Observations by Tricia Heywood
Since the beginning of time (my time) I’ve been a skier. Any winter that did not involve skiing is pre-memory for me. So, I’ve pretty much seen it all – in ski gear that is. Leather ski boots, to plastic rear entry, to my new Lange ‘slippers’ with Sure Foot liners. And while I once bragged about the length and stiffness of my skis, today it’s all about shape and girth. Then there’re the clothes, from my hand-me-down matching orange jacket and pants to my blue stretch pants with padded knees (so cool) to my back-country one-piece and now everything Gore-Tex. Yes, I’ve done my share to keep the ski industry afloat.
And while I’ve been a part of this microcosm of consumerism for (ahem) 39 years, I was recently moved by how brand prolific it is. Recently while in Whistler (my mountain of choice), as if coming out of a dream, I suddenly noticed, how surrounded I was by brands. Brand names and labels covered me and my fellow ski buddies from head to toe. So I decided to count… brands that is. In a gondola lift of 4 people no less than 28 brand names were visible to me. Here goes. Helmets: Giro, Bern, Smith, POC. Goggles: Smith, Oakley, Bolle, Carrera. Neck Warmer: REI. Jackets: Helly Hansen, Arc’teryx, Descente, Columbia. Ski cam: Sony. Gloves: Dakine, Marmot, Outdoor Research, Black Diamond. Pants: North Face, Burton, Hard Wear. Boots: Tecnica, Lange, Burton, Rossignol. Poles: Leki, Scott, Dynastar. Oh and throw in a few ‘Gore-Tex’ labels on top.
Yes, there were only four of us in that gondola… and no, none of us appeared to be duplicating any brands anywhere on our skiing bodies. Now, I didn’t ask anyone to start stripping down to their lower layers – it was cold that day. But had I, I’m sure I would have counted another 20 brands at least. And have you picked up yet that we were inside the gondola? Our skis, boards and bindings would have given us another 6 brands at least.
So as prevalent as the brands were to me during the 12 minute ride from Whistler Creek to mid mountain, I was still quietly convincing myself that brand names have had little to do with any of my ski gear purchase decisions – hey, I am a hard core skier and when it comes to my ski gear it’s all about ‘performance’. And I can be stubborn – I don’t fall for the latest craze. I listen to my ski buddies tell me my skis are too long, too thin, the wrong color, the wrong brand… and I usually retort with something about how it is more about the ‘skier’ than the ‘ski gear’.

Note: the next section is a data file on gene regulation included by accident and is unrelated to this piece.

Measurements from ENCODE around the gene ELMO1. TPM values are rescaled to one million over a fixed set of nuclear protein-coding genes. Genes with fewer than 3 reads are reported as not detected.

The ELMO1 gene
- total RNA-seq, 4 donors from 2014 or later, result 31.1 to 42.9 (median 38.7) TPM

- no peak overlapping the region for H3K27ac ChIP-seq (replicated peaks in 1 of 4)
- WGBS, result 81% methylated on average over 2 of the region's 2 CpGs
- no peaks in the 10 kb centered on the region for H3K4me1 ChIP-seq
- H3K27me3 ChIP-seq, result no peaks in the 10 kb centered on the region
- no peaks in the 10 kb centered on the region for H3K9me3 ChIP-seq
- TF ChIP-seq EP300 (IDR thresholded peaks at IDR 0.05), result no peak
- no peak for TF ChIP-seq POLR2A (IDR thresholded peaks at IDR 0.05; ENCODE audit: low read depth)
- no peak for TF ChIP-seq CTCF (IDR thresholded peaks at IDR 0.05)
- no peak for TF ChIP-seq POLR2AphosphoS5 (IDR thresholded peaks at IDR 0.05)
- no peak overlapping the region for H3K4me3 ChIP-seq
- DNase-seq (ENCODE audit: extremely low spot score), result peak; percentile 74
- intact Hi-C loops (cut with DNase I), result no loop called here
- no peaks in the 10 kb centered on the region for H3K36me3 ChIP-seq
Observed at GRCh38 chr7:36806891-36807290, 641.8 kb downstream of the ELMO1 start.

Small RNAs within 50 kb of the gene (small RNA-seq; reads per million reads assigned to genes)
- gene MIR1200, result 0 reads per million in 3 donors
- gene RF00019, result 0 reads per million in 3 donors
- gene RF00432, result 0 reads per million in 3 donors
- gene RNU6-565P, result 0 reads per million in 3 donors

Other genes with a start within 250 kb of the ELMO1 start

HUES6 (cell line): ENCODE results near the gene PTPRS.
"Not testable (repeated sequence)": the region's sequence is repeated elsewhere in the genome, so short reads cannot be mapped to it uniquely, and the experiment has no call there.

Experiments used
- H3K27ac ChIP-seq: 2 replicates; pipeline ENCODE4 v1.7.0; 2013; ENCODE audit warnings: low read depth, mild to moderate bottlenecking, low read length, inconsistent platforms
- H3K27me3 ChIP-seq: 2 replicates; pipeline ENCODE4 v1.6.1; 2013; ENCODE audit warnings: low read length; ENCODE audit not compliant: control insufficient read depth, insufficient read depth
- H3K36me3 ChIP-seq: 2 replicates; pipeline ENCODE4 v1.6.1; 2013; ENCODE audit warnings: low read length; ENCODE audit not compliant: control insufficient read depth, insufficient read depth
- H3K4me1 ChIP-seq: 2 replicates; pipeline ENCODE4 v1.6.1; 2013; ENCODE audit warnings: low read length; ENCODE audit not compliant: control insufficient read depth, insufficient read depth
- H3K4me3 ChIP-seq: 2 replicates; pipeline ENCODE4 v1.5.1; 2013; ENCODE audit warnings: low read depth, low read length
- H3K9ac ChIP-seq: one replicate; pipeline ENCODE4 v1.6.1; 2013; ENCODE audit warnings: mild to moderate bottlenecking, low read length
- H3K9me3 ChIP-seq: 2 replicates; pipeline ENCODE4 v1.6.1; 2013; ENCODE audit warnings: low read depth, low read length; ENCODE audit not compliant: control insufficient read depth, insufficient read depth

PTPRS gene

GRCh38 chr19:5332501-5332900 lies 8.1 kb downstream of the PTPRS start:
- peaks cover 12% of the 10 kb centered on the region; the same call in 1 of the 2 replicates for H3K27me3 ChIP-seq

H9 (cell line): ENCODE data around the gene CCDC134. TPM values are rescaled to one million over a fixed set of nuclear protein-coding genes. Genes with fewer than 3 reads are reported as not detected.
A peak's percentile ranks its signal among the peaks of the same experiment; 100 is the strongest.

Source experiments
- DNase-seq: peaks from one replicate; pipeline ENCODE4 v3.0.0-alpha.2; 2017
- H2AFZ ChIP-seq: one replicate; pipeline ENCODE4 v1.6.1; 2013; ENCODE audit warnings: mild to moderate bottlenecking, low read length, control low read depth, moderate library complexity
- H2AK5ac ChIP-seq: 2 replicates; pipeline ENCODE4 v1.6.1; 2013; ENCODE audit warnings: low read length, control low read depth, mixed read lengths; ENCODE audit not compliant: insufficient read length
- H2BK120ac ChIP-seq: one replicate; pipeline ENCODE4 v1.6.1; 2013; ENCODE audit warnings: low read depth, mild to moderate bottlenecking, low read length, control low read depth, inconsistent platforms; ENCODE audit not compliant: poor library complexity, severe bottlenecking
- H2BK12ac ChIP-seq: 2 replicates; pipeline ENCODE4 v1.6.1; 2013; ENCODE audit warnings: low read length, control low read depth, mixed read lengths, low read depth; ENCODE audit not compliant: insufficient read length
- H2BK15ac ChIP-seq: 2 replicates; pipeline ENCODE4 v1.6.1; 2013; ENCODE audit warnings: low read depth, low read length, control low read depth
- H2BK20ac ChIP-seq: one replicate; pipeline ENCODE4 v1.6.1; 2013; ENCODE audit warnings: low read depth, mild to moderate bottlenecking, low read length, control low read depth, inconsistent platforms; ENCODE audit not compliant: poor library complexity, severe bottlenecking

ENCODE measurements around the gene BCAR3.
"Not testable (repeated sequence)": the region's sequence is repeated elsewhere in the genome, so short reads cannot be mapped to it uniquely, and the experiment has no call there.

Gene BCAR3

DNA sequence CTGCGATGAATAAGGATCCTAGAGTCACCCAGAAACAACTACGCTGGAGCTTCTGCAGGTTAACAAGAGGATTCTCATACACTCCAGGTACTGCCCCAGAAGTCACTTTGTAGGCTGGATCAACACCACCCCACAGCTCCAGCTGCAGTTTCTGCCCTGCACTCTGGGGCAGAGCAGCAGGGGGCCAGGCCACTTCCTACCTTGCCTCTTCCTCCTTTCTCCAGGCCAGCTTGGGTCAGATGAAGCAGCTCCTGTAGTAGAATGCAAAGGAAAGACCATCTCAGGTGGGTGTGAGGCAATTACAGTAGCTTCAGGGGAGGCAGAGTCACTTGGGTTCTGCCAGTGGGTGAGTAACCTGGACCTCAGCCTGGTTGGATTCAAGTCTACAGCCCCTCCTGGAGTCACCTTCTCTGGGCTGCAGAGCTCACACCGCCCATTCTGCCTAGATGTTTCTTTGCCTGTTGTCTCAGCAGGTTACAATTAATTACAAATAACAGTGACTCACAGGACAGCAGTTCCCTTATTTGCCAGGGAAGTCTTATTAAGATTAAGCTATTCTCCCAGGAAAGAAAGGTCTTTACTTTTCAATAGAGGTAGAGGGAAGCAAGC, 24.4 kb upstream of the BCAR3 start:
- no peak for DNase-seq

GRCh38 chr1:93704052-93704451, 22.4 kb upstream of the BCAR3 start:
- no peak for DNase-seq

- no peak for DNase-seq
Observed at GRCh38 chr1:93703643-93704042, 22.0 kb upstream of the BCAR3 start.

That said, as much as I try not to be a gear snob, when it comes to sports gear, I like nice stuff. And, I like my stuff to perform. What else could I have been thinking as I forked over $500+ for my red Arc’teryx jacket. That jacket keeps me dry, provides me with the flexibility to layer, gives me room to move and when I need to let out a little steam, I can unzip one of several vents. Ahhh my Arc’teryx.
Given that transaction occurred five years ago and that jacket continues to serve me very well, I still believe that performance is key. But well truth be told, between me and this keyboard, I admit it - I am what you might call an Arc’teryx girl. There, I said it. Since the time I first put it on, something changed… I don’t know but there is something about that jacket that tells people (in my mind’s eye), “hey this girl knows what she is doing, she must be an accomplished skier.”
So I started to wonder, is it possible that like fatter, shorter, more carved skis making one ski better, my jacket could perhaps be improving my ability to glide effortlessly down the mountain, float through the powder, navigate the trees? Something to ponder…. But not sure I am willing to part with my Arc’teryx to test the theory – not just yet anyway.